In September of 2011 I cut my hand and went to the emergency room because I thought I needed stitches. I had been to St. Rose in April of 2011 for a procedure and they accepted my bc/bs so I didn't even question coverage. They treated me without asking for my insurance info. After treatment as I was walking out the door, they stopped me & took my info. They came back and told me they were no longer in my network. Obviously if they had told me ahead of time I probably would have gone to another ER that took my bc/bs. Now I'm being billed for the balance that my insurance didn't cover. If they had been in my network, St. Rose would have accepted bc/bs as payment in full. And as of November 2011 they are back in network, so only out of network from July to November 2011. I disputed the bill explaining the situation but it was denied as not a good reason to waive the balance. Do I have any remedy other than paying the balance due? It's $562. Thanks, Debby
Country relating to Question: United States
State (if USA): Nevada
Disputing the bill by letter which was denied.
Welcome and thank you for your question!I am so very sorry to learn of your experience. Please clarify: when you were at the hospital, did you sign paperwork that said you agreed to be financially responsible for any charges in the event services are not covered by insurance?
Unfortunately I did only because I was taken by surprise and didn't know I could refuse to sign. I had never experienced this situation before & was totally shocked that they didn't accept bc/bs anymore and that I wasn't informed before being treated that I would be responsible for any balance due.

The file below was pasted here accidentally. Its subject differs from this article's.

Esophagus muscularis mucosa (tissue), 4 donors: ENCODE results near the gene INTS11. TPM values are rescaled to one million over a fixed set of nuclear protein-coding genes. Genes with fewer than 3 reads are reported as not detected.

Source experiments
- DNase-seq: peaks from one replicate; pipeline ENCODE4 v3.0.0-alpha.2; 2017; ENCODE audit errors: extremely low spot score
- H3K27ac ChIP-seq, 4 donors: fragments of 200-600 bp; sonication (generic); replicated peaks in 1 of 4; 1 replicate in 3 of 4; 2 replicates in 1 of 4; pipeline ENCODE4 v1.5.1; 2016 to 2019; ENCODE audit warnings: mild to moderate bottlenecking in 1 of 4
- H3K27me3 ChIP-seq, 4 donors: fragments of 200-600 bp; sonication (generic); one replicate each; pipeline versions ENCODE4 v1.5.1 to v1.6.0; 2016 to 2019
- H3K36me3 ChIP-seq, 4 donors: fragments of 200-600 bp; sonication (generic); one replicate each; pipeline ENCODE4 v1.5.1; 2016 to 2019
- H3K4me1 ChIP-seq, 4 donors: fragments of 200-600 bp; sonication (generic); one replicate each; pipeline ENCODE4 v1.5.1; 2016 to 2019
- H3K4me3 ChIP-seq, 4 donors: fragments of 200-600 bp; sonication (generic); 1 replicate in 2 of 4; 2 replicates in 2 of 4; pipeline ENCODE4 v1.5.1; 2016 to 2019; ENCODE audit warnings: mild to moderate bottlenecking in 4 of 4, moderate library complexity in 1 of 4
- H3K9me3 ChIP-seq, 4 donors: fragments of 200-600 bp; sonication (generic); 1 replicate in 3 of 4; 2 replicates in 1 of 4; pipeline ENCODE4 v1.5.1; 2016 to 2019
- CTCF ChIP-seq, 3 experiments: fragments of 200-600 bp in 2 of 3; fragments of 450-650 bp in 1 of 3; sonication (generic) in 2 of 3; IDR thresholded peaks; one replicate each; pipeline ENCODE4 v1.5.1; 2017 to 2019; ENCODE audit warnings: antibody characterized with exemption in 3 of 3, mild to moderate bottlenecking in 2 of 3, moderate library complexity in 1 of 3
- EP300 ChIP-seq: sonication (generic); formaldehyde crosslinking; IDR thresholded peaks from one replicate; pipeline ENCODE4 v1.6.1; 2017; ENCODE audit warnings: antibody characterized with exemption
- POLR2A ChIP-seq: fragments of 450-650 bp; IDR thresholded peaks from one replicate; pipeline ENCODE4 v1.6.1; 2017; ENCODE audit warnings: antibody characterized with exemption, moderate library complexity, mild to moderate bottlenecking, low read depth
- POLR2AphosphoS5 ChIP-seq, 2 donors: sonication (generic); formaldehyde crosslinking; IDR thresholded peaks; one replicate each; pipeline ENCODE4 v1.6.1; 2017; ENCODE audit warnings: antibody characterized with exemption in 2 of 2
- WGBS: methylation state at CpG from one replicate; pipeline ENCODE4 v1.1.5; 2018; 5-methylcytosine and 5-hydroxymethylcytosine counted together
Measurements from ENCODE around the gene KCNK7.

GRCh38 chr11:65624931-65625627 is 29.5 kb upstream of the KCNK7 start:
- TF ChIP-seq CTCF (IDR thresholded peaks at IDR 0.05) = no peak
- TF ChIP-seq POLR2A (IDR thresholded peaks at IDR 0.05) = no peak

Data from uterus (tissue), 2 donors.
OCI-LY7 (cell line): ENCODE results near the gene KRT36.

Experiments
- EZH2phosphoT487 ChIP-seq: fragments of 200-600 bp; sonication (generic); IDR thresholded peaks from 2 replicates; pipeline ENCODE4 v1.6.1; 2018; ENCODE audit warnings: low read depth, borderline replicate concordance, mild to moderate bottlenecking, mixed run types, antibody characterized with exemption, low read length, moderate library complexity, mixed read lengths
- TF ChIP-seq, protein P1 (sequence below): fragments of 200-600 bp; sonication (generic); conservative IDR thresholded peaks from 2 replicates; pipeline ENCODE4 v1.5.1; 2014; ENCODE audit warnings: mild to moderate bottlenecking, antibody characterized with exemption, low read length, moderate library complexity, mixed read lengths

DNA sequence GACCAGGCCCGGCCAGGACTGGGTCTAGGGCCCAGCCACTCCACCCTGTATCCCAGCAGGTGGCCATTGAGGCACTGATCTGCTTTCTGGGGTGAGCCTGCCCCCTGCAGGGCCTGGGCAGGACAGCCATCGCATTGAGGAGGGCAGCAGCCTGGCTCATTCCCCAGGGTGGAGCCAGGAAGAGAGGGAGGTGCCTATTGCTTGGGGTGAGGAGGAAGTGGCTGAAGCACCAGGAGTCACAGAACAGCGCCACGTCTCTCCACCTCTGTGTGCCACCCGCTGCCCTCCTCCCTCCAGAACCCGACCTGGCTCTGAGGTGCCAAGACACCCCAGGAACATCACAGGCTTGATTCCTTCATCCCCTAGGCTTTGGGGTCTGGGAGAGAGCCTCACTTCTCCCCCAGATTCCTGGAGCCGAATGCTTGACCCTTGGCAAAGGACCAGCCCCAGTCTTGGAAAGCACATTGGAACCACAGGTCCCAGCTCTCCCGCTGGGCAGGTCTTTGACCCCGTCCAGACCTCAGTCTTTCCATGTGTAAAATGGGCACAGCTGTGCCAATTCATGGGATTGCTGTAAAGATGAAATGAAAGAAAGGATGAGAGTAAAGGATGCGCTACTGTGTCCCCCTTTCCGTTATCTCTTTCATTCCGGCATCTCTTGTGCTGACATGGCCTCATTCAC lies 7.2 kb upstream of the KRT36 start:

Thank you. Such paperwork is common/routine in all medical settings: doctor's offices, clinics, emergency rooms, hospitals, etc.The facts that you describe are most unfortunate, indeed.Keep in mind that the law does not require the hospital to determine, in advance, whether or not you have insurance coverage.And, there's no law which requires the hospital to inform you, in advance, that they do not accept your insurance.Why is this so important. Because the law does not create those responsibilities for the hospital, what's left is the written agreement to pay that you signed. That document becomes a contractual obligation between you and the hospital. Insurance now becomes irrelevant.The hospital is now in the position to send your file to collections and/or sue you for Breach of Contract.Separately, you can follow-up with your insurance company to see if they will provide out-of-network coverage for this matter. They may not if they decide that it wasn't a true emergency requiring an ER visit or if you have a super-high deductible for out-of-network matters. But, it's an option to explore if you have not already.What are your options now?If you wish to continue this conversation, click on the Continue Conversation link. If you are satisfied that I have answered your question, then please rate the answer with a four or a five so that I receive credit for assisting you. Positive ratings are the only way I receive credit for assisting you today.IF you feel the need to click either "Helped a little" or "I expected more," then do not rate me (not yet, anyway!). Instead, reply to me using the REPLY or CONTINUE CONVERSATION button. Specify what additional information you need and I will be happy to continue further and do everything I can to provide you with the service you seek. Thanks, ~~ J.B.
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